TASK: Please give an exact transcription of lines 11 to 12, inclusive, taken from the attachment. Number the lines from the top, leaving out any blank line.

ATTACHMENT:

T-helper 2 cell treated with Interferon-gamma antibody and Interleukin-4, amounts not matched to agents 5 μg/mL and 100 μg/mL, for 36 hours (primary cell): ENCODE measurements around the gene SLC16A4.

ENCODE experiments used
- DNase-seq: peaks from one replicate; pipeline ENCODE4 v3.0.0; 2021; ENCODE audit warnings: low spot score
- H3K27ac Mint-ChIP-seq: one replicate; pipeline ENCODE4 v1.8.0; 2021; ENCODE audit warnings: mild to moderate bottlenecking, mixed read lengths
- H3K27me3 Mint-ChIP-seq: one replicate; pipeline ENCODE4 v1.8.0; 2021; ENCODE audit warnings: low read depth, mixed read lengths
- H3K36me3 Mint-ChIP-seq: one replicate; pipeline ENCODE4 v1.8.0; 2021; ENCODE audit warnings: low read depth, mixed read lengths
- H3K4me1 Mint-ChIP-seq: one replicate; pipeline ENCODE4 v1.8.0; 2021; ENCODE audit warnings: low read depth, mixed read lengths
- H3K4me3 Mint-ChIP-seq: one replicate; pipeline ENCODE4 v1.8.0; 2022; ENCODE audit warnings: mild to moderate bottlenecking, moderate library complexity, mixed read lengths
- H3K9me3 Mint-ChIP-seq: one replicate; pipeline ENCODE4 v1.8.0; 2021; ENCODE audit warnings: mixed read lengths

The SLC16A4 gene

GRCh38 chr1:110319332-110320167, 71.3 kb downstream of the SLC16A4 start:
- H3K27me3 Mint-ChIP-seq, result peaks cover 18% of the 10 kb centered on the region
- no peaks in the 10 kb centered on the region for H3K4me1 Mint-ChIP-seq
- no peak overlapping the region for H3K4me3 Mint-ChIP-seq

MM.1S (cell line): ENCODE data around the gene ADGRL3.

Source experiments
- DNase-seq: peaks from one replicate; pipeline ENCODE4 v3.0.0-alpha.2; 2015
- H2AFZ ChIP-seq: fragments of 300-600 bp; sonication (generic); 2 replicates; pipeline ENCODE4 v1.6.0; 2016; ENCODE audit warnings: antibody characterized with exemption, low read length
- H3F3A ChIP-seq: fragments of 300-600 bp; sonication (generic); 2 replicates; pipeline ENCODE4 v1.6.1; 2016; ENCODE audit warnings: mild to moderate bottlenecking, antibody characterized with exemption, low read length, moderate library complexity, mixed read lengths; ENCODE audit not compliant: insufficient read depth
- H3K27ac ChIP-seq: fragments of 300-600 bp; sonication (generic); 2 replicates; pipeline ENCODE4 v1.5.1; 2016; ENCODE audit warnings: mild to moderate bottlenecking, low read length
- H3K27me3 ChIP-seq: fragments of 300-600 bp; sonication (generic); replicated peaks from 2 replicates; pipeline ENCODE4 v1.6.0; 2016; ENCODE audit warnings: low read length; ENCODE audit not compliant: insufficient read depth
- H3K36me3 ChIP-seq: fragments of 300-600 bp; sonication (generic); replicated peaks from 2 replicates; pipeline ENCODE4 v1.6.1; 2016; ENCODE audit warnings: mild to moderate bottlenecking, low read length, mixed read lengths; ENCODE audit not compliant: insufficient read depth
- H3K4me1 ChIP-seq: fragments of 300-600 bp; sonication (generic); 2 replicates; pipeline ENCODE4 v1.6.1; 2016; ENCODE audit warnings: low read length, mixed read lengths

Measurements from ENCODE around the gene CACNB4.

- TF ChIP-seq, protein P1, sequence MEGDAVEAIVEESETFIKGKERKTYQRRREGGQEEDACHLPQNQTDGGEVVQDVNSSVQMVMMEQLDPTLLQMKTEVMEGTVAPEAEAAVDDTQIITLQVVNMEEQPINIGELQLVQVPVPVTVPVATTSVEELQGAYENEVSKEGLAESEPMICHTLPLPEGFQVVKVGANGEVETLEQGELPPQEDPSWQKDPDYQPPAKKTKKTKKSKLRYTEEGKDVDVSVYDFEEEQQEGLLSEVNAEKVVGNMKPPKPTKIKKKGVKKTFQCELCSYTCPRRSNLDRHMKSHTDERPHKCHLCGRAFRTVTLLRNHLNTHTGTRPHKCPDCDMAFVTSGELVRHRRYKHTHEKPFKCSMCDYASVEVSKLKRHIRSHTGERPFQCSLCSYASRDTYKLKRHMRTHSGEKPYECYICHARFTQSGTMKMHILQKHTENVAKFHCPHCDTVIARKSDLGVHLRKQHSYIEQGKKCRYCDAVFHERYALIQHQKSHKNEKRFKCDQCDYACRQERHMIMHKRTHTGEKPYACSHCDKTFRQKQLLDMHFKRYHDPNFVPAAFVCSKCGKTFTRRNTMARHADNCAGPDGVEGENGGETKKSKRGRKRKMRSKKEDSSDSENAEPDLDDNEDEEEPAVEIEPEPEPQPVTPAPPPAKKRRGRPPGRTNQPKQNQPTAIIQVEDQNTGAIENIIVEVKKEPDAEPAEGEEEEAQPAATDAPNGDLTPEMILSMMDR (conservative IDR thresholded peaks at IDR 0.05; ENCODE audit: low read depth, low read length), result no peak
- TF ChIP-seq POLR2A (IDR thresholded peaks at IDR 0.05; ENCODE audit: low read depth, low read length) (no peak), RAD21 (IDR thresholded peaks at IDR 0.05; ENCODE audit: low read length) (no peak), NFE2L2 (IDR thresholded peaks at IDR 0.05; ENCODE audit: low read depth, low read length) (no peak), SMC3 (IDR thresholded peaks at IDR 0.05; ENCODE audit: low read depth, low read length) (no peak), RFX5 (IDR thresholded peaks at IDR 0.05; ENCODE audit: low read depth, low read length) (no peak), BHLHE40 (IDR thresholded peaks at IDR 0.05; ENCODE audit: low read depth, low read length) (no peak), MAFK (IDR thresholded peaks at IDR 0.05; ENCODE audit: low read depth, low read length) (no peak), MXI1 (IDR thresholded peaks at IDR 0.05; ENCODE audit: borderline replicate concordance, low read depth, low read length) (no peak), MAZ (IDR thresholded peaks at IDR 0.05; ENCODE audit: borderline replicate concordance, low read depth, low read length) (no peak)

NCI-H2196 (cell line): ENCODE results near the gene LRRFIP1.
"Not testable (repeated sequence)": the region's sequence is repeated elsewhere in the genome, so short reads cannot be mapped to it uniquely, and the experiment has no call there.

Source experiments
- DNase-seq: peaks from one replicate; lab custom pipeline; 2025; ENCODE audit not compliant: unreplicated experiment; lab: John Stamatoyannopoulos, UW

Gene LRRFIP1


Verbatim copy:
GRCh38 chr1:110319332-110320167, 71.3 kb downstream of the SLC16A4 start:
- H3K27me3 Mint-ChIP-seq, result peaks cover 18% of the 10 kb centered on the region